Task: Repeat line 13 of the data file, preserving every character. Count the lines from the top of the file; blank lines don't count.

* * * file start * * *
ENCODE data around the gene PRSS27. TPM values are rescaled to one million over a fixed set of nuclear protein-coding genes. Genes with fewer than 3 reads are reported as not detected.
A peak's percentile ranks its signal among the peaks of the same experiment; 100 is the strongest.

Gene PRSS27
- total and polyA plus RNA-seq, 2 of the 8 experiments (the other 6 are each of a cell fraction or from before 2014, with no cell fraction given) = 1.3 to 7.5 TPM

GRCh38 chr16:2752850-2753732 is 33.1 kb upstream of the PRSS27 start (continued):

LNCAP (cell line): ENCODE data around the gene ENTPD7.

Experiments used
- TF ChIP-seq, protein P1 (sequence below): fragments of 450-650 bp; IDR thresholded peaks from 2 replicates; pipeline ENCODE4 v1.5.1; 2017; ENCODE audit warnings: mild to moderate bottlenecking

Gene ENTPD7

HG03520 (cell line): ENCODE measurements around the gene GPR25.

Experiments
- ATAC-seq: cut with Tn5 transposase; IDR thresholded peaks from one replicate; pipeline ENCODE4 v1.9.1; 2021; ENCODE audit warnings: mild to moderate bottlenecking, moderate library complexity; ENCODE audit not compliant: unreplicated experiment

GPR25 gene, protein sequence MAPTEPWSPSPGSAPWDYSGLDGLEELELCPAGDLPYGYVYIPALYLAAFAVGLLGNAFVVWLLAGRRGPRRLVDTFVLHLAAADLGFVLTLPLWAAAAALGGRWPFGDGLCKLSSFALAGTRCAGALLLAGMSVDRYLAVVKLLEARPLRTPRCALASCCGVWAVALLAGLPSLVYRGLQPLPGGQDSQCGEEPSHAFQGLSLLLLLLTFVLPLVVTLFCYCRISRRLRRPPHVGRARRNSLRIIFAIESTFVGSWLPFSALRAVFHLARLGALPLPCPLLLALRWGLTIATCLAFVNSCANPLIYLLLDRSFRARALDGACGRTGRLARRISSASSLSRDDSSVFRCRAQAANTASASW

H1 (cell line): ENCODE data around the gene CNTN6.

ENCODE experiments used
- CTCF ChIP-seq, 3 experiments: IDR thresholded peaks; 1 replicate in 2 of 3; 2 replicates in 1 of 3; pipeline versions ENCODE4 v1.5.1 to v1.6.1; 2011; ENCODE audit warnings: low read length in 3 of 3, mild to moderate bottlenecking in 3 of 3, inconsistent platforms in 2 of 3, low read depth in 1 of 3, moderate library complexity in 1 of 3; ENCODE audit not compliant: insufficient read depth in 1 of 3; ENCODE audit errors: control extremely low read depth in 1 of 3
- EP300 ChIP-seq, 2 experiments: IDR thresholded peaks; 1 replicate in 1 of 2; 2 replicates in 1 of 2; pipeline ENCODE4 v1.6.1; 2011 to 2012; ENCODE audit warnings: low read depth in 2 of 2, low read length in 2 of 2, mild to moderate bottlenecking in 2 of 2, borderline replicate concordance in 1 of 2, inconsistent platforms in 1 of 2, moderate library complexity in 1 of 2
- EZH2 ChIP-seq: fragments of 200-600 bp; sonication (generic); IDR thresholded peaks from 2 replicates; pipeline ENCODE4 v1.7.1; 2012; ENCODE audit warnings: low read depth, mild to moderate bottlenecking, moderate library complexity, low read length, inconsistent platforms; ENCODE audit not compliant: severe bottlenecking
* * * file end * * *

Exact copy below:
GPR25 gene, protein sequence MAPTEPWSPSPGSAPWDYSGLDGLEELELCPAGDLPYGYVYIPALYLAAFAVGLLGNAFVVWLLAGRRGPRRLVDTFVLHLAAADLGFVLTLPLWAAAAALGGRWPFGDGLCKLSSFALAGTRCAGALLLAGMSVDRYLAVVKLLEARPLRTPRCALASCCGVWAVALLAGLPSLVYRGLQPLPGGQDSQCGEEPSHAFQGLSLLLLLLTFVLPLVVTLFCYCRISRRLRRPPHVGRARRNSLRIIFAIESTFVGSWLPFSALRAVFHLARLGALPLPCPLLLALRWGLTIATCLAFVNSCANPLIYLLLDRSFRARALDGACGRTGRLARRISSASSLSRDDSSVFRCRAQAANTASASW